I am looking at a problem where I have two documents, both are textual documents. The first one is a long (few pages long) textual document, while the second one contains about 10 short texts, each being a one liner. The problem is to automatically understand the 1st document and "map" key ideas from here to one or more short texts in the second document. I am not being able to get a good grip on the problem as to how to proceed. I tried the following approach:

first collected as much similar documents as possible which are relevant; I have obtained 136 such documents, each few pages long. Then build a document level embedding using each sentence as a document (doc2vec). Then for each short sentence in the second document, inferred an embedding based on the document model I built. Then tried to find the most similar sentences for each of these short texts from the 2nd document. However the results are not good. Only about 30% match is what I am getting and the corresponding sentences are not much related to the target sentence.

I am wondering if this is the right approach or are there any other approach available which I am not aware of.

Your advice would be greatly appreciated. It may be the case that my explanation above is not adequate. Please let me know and I will try to improve it.

Your input would be greatly appreciated.



1 Answer 1


Instead of using embeddings and doc2vec, maybe you should start by an easier and more straightforward information retrieval approach. Start by building a bag-of-words representation of your long document. Given its vocabulary $V$ of size $|V|$, you represent it as well as the short texts for the second document in a space $\mathbb{R}^{|V|}$. This will give a vector for the first document and several vectors, one for each of the lines, for the second document.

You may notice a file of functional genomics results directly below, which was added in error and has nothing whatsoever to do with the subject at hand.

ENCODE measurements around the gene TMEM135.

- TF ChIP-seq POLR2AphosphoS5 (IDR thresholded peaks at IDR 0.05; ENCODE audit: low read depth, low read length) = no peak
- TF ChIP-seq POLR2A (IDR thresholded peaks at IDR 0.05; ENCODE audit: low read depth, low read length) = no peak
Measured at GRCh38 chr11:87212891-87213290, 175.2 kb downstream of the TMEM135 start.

Proceed by calculating the similarity (euclidean distance) of the vectors of the lines of the second document with the vector of the first document.

There are many ways in this line of though that would enable you to use word embeddings if you want, but I would suggest starting with the simplest approach first.

  • $\begingroup$ Thanks for your comment. These vectors will be {0,1} vectors I believe. I can certainly do that. I have couple of concerns. 1st, some of the words in the 2nd doc may not be present as is in the first document (may be a synonym); 2nd, I have found sentences that are constructed with a negative connotation in the 2nd doc. Do you know of work that will take care of these discrepancy? Thanks again. $\endgroup$
    – user62198
    Jan 16, 2018 at 18:41
  • $\begingroup$ It can be vectors with binary values (a word exists or not), discrete values (how many times a word exists) or continuous (idf weighting scheme). The negative connotation is tricky. For synonyms you can try expanding with WordNet etc. but start for basics. Also, a simple example would help. $\endgroup$
    – geompalik
    Jan 17, 2018 at 8:11

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